Schneider: Out of my lane

As the National Rifle Assocation tries to stifle discussion of gun policy by medical experts, no one should "stay in their lane."

Ellen Schneider

Last week, the National Rifle Association released a distasteful – to say the least – tweet aimed at doctors. The tweet stated, “Someone should tell self-important anti-gun doctors to stay in their lane. Half of the articles in Annals of Internal Medicine are pushing for gun control. Most upsetting, however, the medical community seems to have consulted NO ONE but themselves.”

Since being tweeted on Nov. 7, doctors from all across the nation have started a hashtag in response: #ThisIsOurLane. The hashtag has brought many doctor’s tragic experiences with gun violence to the forefront of public consciousness. As emergency responders and medical personnel are the only ones who are repeatedly exposed to the trauma, carnage and endless string of mourning families, they unequivocally have the right to speak their minds on the issue that steals their patients’ lives.

In fact, I really can’t think of a better set of professionals to be advocates, or at the very least share their experiences, especially when we take the Centers for Disease Control and Prevention’s lack of funding for gun research into consideration. The ban came to realization after the CDC released a study in the early 1990s that contradicted the NRA’s premise of gun advocacy: that having a gun in the home protects the family. It does not.

The NRA criticized the use of taxpayer dollars on research that advocated for gun control and the Dickey Amendment was passed in 1996, which cut funding and ended the CDC’s study of gun violence. This resulted in no effort to assess gun violence as a public health issue in the last 22 years, despite the death toll toppling 600,000. Disliking research results is not a reason to stop conducting that research.

Furthermore, it is blasphemous that the NRA is not only working to disallow the country to learn about a problem that takes lives on a daily basis, but it is also trying to stifle discussion. By criticizing doctors for speaking their minds, they are actively trying to suppress productive deliberations that are relevant to bettering communities. Perhaps the only amendment they’re concerned with is the Second.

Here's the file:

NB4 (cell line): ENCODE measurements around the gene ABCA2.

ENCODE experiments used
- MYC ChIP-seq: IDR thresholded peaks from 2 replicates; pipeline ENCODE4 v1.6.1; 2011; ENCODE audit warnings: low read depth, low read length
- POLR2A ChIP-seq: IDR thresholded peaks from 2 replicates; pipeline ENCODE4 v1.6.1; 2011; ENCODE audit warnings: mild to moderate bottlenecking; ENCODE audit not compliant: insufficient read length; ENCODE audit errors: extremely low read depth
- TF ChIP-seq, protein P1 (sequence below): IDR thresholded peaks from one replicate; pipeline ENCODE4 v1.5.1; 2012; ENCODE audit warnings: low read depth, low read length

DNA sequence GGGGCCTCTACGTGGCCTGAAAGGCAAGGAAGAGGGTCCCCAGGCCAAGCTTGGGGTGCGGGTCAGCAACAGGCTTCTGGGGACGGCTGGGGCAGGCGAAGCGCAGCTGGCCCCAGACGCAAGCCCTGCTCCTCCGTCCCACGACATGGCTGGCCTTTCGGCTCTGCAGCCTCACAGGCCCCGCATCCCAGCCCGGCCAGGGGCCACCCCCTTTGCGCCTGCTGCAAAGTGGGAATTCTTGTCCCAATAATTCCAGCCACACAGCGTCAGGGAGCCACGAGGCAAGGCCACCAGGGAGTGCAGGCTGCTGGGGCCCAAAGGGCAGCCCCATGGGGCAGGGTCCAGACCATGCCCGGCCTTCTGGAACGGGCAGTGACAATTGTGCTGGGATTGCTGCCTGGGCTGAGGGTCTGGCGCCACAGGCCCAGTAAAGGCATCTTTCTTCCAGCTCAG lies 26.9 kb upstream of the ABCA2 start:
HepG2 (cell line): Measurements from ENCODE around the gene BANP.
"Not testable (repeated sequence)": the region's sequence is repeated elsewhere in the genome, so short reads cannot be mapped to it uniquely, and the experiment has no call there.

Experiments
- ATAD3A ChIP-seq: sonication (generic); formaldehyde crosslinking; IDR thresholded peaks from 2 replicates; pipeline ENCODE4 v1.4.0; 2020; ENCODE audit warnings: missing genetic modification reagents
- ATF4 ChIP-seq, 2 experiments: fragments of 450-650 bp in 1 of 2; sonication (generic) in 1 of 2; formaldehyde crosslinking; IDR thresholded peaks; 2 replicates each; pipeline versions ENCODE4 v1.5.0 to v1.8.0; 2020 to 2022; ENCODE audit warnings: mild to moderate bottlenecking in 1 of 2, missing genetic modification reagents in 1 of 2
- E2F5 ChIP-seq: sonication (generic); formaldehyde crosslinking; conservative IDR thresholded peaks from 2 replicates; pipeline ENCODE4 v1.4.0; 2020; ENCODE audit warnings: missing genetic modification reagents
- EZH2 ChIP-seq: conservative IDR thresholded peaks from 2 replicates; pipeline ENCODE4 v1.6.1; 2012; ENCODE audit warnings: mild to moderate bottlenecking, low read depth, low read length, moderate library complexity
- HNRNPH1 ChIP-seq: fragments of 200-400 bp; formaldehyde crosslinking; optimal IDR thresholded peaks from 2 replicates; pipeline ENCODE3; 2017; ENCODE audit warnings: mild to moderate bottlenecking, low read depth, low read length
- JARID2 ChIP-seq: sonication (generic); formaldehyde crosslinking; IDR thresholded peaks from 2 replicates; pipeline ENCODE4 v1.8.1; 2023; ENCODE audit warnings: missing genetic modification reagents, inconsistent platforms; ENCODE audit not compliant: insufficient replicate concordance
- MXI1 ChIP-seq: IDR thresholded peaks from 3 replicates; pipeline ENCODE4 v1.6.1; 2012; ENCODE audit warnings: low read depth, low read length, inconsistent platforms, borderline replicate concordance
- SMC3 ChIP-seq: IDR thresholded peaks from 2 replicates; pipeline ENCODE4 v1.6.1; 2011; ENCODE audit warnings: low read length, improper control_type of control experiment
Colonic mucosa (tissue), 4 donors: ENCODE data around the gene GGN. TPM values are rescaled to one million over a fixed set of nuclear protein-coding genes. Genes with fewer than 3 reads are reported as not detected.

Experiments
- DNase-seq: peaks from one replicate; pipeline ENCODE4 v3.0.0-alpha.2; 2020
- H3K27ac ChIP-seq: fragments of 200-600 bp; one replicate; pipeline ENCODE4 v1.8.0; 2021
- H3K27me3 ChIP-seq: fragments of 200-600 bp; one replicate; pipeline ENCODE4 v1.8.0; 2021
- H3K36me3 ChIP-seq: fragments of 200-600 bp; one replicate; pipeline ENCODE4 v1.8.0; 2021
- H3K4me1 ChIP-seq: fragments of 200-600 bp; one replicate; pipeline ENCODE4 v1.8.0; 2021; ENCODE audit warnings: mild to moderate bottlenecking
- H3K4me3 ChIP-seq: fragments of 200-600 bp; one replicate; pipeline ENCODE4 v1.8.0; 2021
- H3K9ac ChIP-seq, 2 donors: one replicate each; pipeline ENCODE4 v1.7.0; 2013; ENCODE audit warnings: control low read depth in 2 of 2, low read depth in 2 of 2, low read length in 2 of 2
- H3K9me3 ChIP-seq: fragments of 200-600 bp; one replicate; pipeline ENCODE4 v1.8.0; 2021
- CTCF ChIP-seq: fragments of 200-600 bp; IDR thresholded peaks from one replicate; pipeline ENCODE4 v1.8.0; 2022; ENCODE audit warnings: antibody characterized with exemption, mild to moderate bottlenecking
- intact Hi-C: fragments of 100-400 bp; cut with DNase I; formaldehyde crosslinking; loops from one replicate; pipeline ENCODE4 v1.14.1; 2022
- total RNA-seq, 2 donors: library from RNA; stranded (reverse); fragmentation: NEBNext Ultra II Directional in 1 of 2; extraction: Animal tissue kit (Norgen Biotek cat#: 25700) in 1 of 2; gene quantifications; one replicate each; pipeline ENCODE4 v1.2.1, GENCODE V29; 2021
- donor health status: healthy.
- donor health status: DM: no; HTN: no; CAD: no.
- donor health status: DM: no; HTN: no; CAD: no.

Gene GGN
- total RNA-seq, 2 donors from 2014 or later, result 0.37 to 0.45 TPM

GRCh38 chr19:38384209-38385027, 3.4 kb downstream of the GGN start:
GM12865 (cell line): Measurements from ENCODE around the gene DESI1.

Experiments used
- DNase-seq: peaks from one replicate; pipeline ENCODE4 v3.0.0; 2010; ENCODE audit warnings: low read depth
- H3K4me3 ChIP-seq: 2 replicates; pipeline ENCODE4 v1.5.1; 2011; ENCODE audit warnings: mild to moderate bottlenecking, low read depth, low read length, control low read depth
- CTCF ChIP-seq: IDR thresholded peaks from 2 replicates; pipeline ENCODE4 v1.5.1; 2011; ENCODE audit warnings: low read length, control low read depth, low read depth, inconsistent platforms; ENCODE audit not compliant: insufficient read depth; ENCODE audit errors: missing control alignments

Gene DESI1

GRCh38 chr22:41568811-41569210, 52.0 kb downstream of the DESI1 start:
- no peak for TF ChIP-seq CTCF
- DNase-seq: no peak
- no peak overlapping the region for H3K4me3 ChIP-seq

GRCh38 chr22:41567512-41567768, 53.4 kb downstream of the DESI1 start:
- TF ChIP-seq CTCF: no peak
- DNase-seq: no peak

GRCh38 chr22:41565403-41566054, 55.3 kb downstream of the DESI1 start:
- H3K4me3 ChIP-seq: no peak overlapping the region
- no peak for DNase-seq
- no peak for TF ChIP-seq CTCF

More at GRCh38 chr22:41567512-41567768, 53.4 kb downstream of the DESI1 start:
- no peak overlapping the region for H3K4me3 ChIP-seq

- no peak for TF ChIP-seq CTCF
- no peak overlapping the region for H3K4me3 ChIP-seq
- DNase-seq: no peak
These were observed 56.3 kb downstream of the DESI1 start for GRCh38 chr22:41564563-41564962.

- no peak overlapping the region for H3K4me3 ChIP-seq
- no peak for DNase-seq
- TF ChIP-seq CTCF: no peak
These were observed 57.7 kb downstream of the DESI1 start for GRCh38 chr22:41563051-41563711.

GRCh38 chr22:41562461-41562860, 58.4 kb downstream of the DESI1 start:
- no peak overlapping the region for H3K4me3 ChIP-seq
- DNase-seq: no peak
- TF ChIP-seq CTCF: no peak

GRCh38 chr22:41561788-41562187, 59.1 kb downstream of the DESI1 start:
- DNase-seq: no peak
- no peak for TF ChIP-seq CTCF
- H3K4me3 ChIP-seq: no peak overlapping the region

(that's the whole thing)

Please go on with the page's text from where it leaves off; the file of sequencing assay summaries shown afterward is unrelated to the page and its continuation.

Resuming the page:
Sure, doctors may not be experts in firearms, but they surely have pertinent experiences with the effects of them. The argument that somehow, only experts in any given field have a right to be active members in discussion is not only ridiculous, but also wholly undemocratic. Civil debates are a central part of your democracy and exiling entire peoples from public discourse due to their profession or lack of expertise is outrageous.

I don’t know why our modern society has a tendency to disparage those who speak out on issues that are important to them simply because they are not specialists in said issue. Society continues to berate athletes who kneel for the national anthem, celebrities who discuss politics and comedians who discuss legislation. Sticking to what you know best isn’t what’s best for any of us.

This tweet not only disrespects an entire profession with individuals who vigorously try to save the lives that are stolen by gun violence, it perpetuates social norms that suffocate discussion and stifle debate. Commenting “stay in your lane” is absurd. Your opinions are not invalidated because of your profession, gender or ethnicity. Let’s discuss, let’s deliberate and let’s make a change.